Whenever investors discuss e-commerce and its growing influence on the retail landscape, Amazon's (NASDAQ: AMZN ) name always comes up first. That's not by accident. For better or for worse, Amazon has permanently altered retail. At the same time, Amazon is ubiquitous fare. For something more adventurous, investors may want to consider Wayfair (NYSE: W ) and W stock.
Of course, Wayfair doesn't have Amazon's broad appeal. It's certainly not disrupting its own sector, nor is it disrupting unrelated industries. For the most part, Wayfair stays in its own lane … but that has its advantages. As a specialist in home furnishings, the company benefits from one of the largest product inventories in the world. Whatever you're looking for, you can probably find it on Wayfair.com.
Moreover, the home-furnishings sector has secular characteristics. For one, it's not prone to fashion nuances or sharp shifts in consumer behavior like cyclical industries. Yes, every retail business is impacted by consumer tastes. But furniture is furniture: it's not something that most people put off.
Additionally, W stock is indirectly correlated with the broader economy. As more people enjoy increased salaries and better employment opportunities, the more likely they are to shop on Wayfair.
For hard numbers, consider retail sales for furniture and home-furnishings stores . Since the early 1990s, robust demand bolstered this market segment. The only time this wasn't the case was during the recessionary periods in the early and late 2000s.
In other words, if the country isn't under attack or in the throes of an unprecedented financial meltdown, home furnishings provide steady, consistent growth. That's a net positive for W stock.
Unfortunately, recent market performance has contradicted these fundamental tailwinds, with shares slipping ahead of its second-quarter 2018 earnings report. Which side will ultimately win out?
Wayfair's Quarter Was Mixed
For now, the markets have taken a decidedly bearish course, although a later bounce-back opportunity is possible. Negative earnings, and, more concerning, the widening of those losses, have always cast a cloud on W stock. That remained the case in the quarter ended June 30. At the same time, an unexpectedly large revenue lift gives bullish contrarians viable hope.
Heading into the second quarter, the Street pegged Wayfair's earnings per share at a loss of 73 cents. Individual analyst estimates ranged from an 83-cent loss to a 51-cent loss. Disappointingly, actuals came in at a 77-cent EPS loss. GAAP net loss amounted to $100.7 million.
The revenue picture, though, represented a bright spot for the home-furnishings retailer. The consensus called for $1.6 billion in top-line sales, which the actuals beat by a slight margin. More impressive, sales increased nearly 49% year-over-year . According to management, this was their biggest quarterly revenue growth.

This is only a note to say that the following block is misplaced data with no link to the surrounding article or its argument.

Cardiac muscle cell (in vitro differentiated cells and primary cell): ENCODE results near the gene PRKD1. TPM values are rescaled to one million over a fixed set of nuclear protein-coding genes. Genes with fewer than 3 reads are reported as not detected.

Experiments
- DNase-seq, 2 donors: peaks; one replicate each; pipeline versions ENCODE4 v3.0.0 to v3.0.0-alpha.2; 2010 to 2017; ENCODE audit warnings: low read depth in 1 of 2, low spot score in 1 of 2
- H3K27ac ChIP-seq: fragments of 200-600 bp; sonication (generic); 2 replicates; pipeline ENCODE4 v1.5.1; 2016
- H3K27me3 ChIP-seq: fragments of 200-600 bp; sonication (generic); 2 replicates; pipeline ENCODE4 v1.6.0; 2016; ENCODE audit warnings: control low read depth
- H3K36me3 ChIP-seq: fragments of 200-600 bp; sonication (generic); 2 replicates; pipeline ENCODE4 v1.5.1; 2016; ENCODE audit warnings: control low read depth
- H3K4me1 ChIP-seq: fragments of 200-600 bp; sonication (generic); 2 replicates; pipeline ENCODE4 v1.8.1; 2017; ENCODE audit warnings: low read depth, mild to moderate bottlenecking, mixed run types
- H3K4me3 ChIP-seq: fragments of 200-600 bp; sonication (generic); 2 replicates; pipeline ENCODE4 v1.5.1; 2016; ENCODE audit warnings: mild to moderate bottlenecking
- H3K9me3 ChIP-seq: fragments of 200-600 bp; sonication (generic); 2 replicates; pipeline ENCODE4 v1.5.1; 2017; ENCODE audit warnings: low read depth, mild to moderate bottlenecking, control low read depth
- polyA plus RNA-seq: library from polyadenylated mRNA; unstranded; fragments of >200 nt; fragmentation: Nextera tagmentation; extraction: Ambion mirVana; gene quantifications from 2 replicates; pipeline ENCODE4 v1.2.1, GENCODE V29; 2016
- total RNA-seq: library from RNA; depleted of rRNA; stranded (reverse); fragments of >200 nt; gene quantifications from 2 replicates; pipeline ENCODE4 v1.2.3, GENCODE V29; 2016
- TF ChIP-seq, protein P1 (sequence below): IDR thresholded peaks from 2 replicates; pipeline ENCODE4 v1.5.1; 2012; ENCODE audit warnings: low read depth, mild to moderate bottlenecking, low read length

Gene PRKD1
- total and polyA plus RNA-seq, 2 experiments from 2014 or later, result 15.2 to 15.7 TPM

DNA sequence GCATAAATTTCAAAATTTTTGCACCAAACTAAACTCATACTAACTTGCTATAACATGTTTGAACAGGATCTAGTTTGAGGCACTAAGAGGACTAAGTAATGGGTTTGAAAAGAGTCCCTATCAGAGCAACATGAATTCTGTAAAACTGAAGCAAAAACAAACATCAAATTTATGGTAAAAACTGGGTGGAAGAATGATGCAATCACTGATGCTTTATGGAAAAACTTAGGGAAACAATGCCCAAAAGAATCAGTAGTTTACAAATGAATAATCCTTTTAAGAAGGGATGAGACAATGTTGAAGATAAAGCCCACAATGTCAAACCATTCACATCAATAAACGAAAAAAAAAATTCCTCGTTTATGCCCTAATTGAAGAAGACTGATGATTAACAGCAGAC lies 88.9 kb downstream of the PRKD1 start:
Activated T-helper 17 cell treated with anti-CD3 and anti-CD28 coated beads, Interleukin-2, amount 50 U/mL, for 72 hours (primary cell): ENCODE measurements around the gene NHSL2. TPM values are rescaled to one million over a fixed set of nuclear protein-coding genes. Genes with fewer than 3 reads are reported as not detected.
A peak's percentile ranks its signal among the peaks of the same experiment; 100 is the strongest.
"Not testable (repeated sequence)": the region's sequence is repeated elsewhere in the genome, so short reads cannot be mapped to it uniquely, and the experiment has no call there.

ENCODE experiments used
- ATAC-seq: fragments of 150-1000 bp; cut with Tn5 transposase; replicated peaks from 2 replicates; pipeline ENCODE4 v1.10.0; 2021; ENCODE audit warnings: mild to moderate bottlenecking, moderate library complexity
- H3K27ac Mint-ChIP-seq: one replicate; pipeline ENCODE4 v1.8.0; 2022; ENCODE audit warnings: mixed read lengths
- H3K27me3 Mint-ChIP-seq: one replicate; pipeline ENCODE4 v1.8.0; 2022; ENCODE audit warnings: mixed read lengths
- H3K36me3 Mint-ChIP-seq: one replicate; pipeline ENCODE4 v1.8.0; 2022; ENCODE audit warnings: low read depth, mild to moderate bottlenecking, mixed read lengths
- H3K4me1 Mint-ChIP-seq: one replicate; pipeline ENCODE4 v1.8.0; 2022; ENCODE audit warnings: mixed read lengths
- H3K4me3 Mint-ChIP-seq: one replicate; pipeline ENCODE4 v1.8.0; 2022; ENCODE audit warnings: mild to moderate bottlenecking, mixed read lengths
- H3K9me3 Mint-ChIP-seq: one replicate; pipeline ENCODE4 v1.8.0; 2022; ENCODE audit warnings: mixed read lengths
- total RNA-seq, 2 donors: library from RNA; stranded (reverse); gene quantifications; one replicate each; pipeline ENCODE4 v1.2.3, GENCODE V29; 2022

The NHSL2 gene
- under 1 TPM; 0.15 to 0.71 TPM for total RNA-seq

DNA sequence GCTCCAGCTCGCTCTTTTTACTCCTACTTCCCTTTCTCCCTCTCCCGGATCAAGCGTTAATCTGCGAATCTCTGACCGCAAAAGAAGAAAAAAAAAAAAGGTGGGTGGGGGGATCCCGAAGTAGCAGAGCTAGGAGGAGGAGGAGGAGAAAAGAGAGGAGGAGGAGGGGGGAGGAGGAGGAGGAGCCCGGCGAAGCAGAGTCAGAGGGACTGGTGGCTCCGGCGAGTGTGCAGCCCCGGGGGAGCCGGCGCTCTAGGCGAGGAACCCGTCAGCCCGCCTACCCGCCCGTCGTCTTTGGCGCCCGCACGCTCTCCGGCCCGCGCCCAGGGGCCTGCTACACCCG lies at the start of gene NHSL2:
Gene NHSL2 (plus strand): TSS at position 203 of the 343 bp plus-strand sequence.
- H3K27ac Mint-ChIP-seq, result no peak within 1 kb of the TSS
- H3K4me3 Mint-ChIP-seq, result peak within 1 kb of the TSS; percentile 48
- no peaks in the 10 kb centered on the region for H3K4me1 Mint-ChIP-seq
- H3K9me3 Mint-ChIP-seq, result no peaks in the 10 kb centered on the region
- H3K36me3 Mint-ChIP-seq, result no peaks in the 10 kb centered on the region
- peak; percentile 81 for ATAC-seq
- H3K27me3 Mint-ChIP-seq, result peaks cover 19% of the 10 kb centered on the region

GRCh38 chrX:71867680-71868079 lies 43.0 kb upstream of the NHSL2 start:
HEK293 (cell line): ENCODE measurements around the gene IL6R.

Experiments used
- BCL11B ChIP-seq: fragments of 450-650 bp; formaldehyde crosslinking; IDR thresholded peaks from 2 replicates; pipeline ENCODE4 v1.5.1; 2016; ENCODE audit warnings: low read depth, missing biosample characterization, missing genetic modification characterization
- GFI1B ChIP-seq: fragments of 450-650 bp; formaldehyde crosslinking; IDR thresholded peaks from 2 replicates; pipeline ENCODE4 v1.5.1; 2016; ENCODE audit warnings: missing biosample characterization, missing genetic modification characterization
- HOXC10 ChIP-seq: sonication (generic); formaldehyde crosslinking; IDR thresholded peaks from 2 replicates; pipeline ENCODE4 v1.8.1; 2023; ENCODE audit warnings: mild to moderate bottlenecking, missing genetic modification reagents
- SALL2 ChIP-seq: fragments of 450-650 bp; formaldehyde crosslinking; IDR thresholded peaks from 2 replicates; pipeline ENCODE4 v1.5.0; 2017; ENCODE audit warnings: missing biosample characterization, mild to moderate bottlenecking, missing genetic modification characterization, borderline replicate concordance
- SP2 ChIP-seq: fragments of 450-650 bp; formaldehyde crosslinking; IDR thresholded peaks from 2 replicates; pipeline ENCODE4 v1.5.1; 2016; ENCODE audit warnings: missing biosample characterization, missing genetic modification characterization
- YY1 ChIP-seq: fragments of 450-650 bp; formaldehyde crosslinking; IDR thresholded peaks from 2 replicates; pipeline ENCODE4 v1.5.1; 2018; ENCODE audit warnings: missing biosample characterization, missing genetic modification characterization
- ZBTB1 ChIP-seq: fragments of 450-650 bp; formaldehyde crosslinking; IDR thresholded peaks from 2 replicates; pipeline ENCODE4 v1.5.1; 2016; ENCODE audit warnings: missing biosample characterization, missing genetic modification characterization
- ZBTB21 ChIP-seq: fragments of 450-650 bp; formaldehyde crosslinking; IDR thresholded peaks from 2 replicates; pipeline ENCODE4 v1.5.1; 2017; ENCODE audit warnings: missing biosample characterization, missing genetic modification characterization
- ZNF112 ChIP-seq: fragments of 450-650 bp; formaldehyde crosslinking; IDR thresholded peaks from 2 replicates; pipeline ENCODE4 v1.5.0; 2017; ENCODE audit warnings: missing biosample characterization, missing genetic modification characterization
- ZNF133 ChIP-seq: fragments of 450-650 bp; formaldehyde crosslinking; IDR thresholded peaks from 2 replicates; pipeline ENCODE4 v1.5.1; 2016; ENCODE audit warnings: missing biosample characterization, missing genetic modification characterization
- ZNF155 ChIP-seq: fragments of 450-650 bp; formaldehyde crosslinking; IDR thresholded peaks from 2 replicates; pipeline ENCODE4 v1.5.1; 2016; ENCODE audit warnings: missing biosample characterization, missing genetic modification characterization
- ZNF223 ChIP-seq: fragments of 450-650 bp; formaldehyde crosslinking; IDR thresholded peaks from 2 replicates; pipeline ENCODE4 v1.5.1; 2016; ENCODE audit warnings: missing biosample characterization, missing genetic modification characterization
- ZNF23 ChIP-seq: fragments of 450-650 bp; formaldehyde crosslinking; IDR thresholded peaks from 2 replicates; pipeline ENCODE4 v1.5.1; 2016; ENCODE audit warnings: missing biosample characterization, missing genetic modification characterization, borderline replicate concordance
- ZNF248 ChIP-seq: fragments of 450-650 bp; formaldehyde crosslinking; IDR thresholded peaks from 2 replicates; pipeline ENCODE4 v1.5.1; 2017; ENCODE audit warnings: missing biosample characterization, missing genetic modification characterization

A key highlight was the number of active customers, which reached 12.8 million. This metric was a 34% increase against the year-ago quarter. Also, these active customers largely were repeat buyers, which represented 66% of total orders. In Q2 2017, repeat customers contributed 61.3% of all sales.
Another significant and interesting stat was its order platform. In the most recent quarter, mobile-device orders represented 49.2% of total orders. This compares to 44.1% one year ago. The lift in mobile devices suggests a more carefree consumer base. It also indicates that customers are purchasing inside their busy work schedule, which reaffirms the strong labor market.
As of this writing, W stock shot up 8.2% at the market open.
Wayfair's Future Is Bright … If the Economy Holds
In late July, President Donald Trump boasted about a massive surge in economic productivity. Q2 GDP growth soared to 4.1%, a magnitude of which has not been seen since Q3 2014. Critics on the left might argue that this lift was largely due to the Obama administration's policies. Whatever the case, we can all agree that this is great news for the country.
As I mentioned earlier, whatever's good for the nation is indirectly good for W stock. If this economic momentum can hold, or better yet, expand, it bodes very well for all home-furnishings players. Consider that in Q2, personal expenditures for home-based products beat overall economic growth by increasing 6.1% year-over-year.
Also, from Q1 2010 until Q2 of this year, home-furnishing personal expenditures jumped almost 39%. To put this into context, this is nearly the same growth magnitude witnessed between Q1 2000 and Q1 2006, when the economy hit a peak prior to the banking and housing crises.
Put simply, if Trump can keep his promise about making America great again from an economic-growth perspective, W stock could do fine longer-term.
Another important point is that Trump doesn't necessarily have to provide perfect economic conditions. Should the housing market correct to levels that are more reasonable, I expect Wayfair to take advantage.
Right now, home buyers are barely scraping enough to secure their transaction. But if home prices decline, that puts more money into buyers' pockets to shell out for furniture and various accouterments. Admittedly, this thesis requires patience to pan out, but the opportunity is there.
As of this writing, Josh Enomoto did not hold a position in any of the aforementioned securities.
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